Temporarily splitting a SQL Server cluster

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Question :

I currently have a pair of database servers up and running separately, but with the same structure and (hopefully) the same data on both of them. The applications that utilize the data from these servers have extra behavior set up in them such that every statement is run against both servers; this has (so far as we know) ensured that the data on the two servers continues to match up correctly, with some minor issues here and there when a configuration is changed incorrectly.

Currently, we have the two servers specifically for the case of hardware failure, and for disaster recovery; working out of Florida, we pack up half of our department’s hardware whenever a hurricane starts to look like it’s headed our way. Unfortunately, the half that leaves the state needs to continue functioning, and is not reconnected via VPN (we’re trying to get that to happen).

So with that all in mind, is there any way with SQL Server (current release or otherwise) that we can set up a cluster that allows half of the nodes to just vanish and begin acting as a separate cluster? And more importantly, is there any known sane way for the two clusters to resolve any inconsistencies once they’re both back on the same network? With certain tables exempted from this and requiring manual intervention, our current strategy is to truncate everything on the server that left, trusting the on-site server to hold the accurate data.

Answer :

It sounds (from the extra comments) more like you want a way to keep two databases in sync after one is completely cut-off for a small or medium amount of time.

I’m not fully sure on how your DR scenario is going to work, and honestly at this point I’d suggest looking into the following:

Setup a cloud hosted server through something such as windows azure, Amazon AWS, etc. Then choose what fits best for you.

  1. Move your infrastructure to the cloud – you won’t have the issue of moving servers around, DR for hurricanes (I also live in FL so I get it), etc. Pick different regions (if applicable) to make sure you’re covered. This is not as easy as it sounds but may pay-off for things such as this.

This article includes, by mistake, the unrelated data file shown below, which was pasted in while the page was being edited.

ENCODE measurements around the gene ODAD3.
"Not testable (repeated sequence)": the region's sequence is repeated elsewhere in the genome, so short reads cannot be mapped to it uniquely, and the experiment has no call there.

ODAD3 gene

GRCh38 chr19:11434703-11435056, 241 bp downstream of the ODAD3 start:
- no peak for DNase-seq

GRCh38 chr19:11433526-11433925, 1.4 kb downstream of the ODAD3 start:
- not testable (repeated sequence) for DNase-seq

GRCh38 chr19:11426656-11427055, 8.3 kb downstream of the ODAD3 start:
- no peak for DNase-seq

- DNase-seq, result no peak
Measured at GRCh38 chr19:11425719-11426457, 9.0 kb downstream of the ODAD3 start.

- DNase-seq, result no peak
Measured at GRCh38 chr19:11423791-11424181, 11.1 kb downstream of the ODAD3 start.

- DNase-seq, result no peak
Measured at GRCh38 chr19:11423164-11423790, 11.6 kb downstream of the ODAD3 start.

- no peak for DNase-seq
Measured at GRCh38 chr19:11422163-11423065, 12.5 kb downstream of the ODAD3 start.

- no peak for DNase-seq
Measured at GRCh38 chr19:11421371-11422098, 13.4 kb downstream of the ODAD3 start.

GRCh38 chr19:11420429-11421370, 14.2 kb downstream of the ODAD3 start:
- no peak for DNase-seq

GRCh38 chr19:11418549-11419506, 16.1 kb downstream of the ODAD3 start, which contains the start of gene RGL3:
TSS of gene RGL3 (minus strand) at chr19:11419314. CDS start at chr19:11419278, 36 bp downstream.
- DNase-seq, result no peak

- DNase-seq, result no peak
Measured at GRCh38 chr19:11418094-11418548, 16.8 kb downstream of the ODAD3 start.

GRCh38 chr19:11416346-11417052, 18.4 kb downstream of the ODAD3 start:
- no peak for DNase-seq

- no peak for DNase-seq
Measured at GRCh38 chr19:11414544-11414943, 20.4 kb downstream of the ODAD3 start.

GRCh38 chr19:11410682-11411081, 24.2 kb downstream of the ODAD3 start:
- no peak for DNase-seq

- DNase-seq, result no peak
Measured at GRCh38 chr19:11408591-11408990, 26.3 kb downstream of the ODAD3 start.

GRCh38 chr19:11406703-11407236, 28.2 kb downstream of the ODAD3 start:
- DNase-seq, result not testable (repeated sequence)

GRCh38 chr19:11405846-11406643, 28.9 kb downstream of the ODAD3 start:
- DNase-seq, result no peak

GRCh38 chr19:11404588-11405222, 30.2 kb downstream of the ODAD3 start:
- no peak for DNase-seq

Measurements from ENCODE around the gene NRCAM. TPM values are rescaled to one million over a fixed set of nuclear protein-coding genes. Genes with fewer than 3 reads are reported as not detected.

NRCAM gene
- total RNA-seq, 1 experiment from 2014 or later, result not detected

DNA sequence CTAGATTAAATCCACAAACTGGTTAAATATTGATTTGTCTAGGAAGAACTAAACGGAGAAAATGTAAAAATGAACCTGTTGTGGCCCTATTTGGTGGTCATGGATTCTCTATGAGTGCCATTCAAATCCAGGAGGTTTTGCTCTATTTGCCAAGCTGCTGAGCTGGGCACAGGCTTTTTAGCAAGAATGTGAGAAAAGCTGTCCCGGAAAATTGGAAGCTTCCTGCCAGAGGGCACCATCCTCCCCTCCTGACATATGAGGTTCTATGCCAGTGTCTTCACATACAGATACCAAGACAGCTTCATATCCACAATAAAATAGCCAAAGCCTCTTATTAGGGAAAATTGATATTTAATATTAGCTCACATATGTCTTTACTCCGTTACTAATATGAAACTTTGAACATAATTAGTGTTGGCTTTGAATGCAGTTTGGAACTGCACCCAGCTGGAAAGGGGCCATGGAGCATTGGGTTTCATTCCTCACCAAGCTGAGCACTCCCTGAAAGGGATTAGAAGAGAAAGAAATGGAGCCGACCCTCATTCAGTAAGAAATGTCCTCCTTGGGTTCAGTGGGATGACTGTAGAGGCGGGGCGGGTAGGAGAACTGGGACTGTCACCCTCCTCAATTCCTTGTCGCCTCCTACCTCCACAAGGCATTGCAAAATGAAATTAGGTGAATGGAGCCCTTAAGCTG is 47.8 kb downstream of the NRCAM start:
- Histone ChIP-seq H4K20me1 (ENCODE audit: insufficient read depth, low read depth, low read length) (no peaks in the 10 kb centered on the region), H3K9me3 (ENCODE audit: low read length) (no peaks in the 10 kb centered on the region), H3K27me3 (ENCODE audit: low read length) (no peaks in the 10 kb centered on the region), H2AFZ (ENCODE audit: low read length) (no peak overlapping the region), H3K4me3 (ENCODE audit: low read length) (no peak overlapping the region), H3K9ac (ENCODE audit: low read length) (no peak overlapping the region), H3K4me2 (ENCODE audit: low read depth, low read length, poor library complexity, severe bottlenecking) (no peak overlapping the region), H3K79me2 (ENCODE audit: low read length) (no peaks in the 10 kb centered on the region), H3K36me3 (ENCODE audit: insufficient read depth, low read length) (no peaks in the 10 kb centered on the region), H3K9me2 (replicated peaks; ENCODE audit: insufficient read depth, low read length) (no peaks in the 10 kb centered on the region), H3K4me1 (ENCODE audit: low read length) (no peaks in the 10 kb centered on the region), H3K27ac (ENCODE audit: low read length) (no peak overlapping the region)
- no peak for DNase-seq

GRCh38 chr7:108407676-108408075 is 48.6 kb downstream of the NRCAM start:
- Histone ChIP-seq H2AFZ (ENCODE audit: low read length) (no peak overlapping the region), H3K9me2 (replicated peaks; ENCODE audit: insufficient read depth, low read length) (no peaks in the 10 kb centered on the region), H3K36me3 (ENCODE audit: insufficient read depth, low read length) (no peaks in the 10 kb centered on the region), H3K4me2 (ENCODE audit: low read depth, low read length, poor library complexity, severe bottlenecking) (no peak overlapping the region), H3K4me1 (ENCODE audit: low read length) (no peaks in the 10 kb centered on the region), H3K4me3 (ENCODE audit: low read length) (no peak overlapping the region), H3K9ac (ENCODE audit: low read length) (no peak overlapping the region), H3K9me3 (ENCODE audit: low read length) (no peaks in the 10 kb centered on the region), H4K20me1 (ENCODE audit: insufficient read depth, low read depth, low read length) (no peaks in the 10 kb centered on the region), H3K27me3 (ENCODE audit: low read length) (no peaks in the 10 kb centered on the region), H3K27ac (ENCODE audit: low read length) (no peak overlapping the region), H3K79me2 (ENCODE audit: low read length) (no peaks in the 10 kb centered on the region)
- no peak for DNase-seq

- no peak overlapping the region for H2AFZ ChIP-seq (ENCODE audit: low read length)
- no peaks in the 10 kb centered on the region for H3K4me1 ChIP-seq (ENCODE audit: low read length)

1.1. Have a dedicated DR site at co-lo facilities such as Rackspace, sungard, etc.

  2. Availability Groups – This would require a lot more infrastructure than I believe you are willing to invest due to the nature of AD integration with AGs and Clustering. While Windows Server 2012R2 gives dynamic quorum and ad-detached failover clustering, I wouldn’t advise using it in this situation.

  3. Mirroring – Since AD, etc, would be an issue, it would be possible to use a local account on the hosted platform and setup the endpoints to use certificates. It also doesn’t have to be part of your domain. You may have some latency issues that would need to be worked out or potentially not be acceptable. We don’t know your SLAs.

  4. Replication – There are so many ins and outs to replication, but a simple transactional setup could work for you, assuming your database meets the requirements. There are many gotchas just like the other technologies.

  5. Log Shipping – A very simple DR method that may work for you close enough to when the server may possibly go down. This could be completed without being domain joined, but there would be a few extra hoops to jump through.

This is not, by far, an exhaustive list but more a guide to give you something to look at and think about. You’ll need to meet with your business owners and decide what is and is not acceptable. Maybe they don’t need seamless integration, maybe they just need best effort. We don’t know, but this is a start.

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